The Ebola virus plaguing west Africais one of the deadliest known to man and can kill victims within days. Africa’s most populous country, Nigeria, on Friday became the fourth west African country to be affected by the virus, announcing that a Liberian national in quarantine in a Lagos hospital had died of the disease. New data from the World Health Organisation released on Friday, and dating from July 20, — before the announcement of the death in Nigeria — said the death toll had risen to 660 in the West African Region. The UN health agency said the number of cases of Ebola, first identified 38 years ago in the Democratic Republic of Congo, then Zaire, had risen to 1,093. It said 28 new deaths were recorded between July 18 and July 20. Thirteen were in Sierra Leone, 11 in Liberia and four in Guinea, which had previously borne the brunt. Forty-five new cases were recorded over the same period. In total, Guinea has seen 314 fatalities and 415 cases since the outbreak began in January. Sierra Leone’s case-count has now overtaken Guinea’s, however. It reported 12 new cases, taking its total to 454, with 219 deaths. Liberia reported 28 new cases, lifting its total to 224. Of those, 127 have been fatal. Ebola is one of several viruses responsible for haemorrhagic fever. No medicine or vaccine exists for the tropical virus, named after a small river in the DR Congo. Five “species” of Ebola have been identified so far, and have been named Bundibugyo, Sudan, Zaire, Tai Forest and Reston. – Nine out of 10 can die – The first three are particularly dangerous, with fatality rates of up to 90 percent. The Reston species has also been identified in China and the Philippines, but no associated deaths have been reported in those countries to date. Ebola causes severe fever and muscle pain, weakness, vomiting and diarrhoea — in some cases shutting down organs and causing unstoppable bleeding. It is a so-called filovirus, transmitted through contact with the blood, body fluids, secretions or organs of an infected person. Experts say that while extremely virulent, the virus can be contained because it kills victims faster than it spreads. The incubation period between exposure and the first symptoms varies from 2 to 21 days. The virus has been known to spread at burials where mourners touch the body, but doctors and nurses have also fallen ill after failing to take adequate precautions. Even testing blood specimens for the disease presents “an extreme risk”, the WHO has warned, and is done only in the strictest containment conditions. The virus’s natural host in Africa is thought to be a species of rainforest bat, while another concentration has been found in the western Pacific region. People have contracted the virus after handling both dead and living chimpanzees, gorillas, monkeys, forest antelope and porcupines. For now, the only approach is to isolate patients and promptly bury the dead, says the WHO. Hospital staff should use gloves, masks and goggles, and disinfect religiously. “Several potential vaccines are being tested but it could be several years before any are available,” according to a WHO factsheet. “A new drug therapy has shown some promise in laboratory studies and is currently being evaluated.”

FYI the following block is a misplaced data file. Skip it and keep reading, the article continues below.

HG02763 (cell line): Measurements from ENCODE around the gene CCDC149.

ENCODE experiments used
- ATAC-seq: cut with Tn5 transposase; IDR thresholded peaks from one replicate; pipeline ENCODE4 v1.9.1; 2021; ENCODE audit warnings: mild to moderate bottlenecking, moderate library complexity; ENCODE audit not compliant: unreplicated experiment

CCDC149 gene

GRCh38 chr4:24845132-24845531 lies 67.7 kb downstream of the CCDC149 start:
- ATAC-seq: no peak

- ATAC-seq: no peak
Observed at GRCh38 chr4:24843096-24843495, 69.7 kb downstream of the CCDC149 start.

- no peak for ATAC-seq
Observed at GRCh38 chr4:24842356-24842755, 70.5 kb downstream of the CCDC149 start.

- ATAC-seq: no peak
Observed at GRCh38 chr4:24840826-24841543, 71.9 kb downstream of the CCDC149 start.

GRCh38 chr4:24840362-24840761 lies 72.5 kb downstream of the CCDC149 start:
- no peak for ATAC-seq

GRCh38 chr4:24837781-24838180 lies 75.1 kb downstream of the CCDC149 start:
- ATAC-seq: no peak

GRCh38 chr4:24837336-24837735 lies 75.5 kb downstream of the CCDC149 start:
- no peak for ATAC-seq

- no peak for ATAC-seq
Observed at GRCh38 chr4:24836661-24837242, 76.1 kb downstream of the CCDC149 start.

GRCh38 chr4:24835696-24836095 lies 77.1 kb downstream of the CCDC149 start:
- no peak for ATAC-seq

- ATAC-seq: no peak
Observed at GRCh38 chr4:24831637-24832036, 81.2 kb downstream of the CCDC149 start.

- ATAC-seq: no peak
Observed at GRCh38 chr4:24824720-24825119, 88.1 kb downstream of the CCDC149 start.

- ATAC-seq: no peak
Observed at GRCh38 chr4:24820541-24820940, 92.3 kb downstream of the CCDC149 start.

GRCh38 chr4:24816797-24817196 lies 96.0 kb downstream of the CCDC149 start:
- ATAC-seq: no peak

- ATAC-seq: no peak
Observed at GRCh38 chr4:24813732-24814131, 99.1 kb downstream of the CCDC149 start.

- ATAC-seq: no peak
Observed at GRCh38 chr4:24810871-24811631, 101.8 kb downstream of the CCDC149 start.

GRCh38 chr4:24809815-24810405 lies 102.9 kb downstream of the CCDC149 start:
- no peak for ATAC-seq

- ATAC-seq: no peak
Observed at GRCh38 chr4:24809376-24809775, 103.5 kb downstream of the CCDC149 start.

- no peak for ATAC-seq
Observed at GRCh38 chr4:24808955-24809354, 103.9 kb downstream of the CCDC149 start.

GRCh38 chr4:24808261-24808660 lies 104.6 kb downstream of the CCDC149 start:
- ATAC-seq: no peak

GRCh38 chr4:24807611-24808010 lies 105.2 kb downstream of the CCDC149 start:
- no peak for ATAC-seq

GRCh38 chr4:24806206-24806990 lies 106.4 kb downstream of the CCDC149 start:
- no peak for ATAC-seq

Ebola disease as of today has no cure.Below are some few tips that can help protect you and your family from the deadly virus; FOR THE GENERAL PUBLIC 1. Avoid bush meat or any meat you are not sure of its source. 2. Wash your hands frequently with detergent or soap using clean water. 3. Avoid trips to Ebola endemic countries (DRC ,UGANDA , CONGO, GABON, SUDAN etc) 4. Get a hand sanitizer for people to use in your office and educate them on the importance of sanitizers, Get one for your kids to use in school frequently and if possible for their class. 5. Avoid buying Food stuffs, Clothing or other personal materials from Markets/Shops that share the same vicinity with live or roasted bush meat dealer’s or sellers 6. Be careful with hands when using railings on the stairs, door knobs and other utilities used by the public. 7. Gloves and other appropriate protective clothing should be worn when handling sick animals or their tissues 8. Watch out for people with flu-like symptoms and sudden fever 9. Avoid Pig farms, Pig farms in Africa play a role in the amplification of infection because of the presence of fruit bats on these farms. 10. Avoid bat meats and bat products FOR HEALTH WORKERS WHO states as follows; Standard precautions are recommended in the care and treatment of all patients regardless of their perceived or confirmed infectious status. They include the basic level of infection control—hand hygiene, use of personal protective equipment to avoid direct contact with blood and body fluids, prevention of needle stick and injuries from other sharp instruments, and a set of environmental controls.
SIGNS AND SYMPTOMS OF EBOLA
Ebola Disease is a severe acute viral illness often characterized by the sudden onset of 1.Fever 2.Intense weakness 3.Muscle pain, 4.Headache and sore throat. 5.Followed by vomiting, Diarrhea, Rash, Impaired kidney and Liver function, and in some cases, both internal and external bleeding Kindly share this message far and wide.
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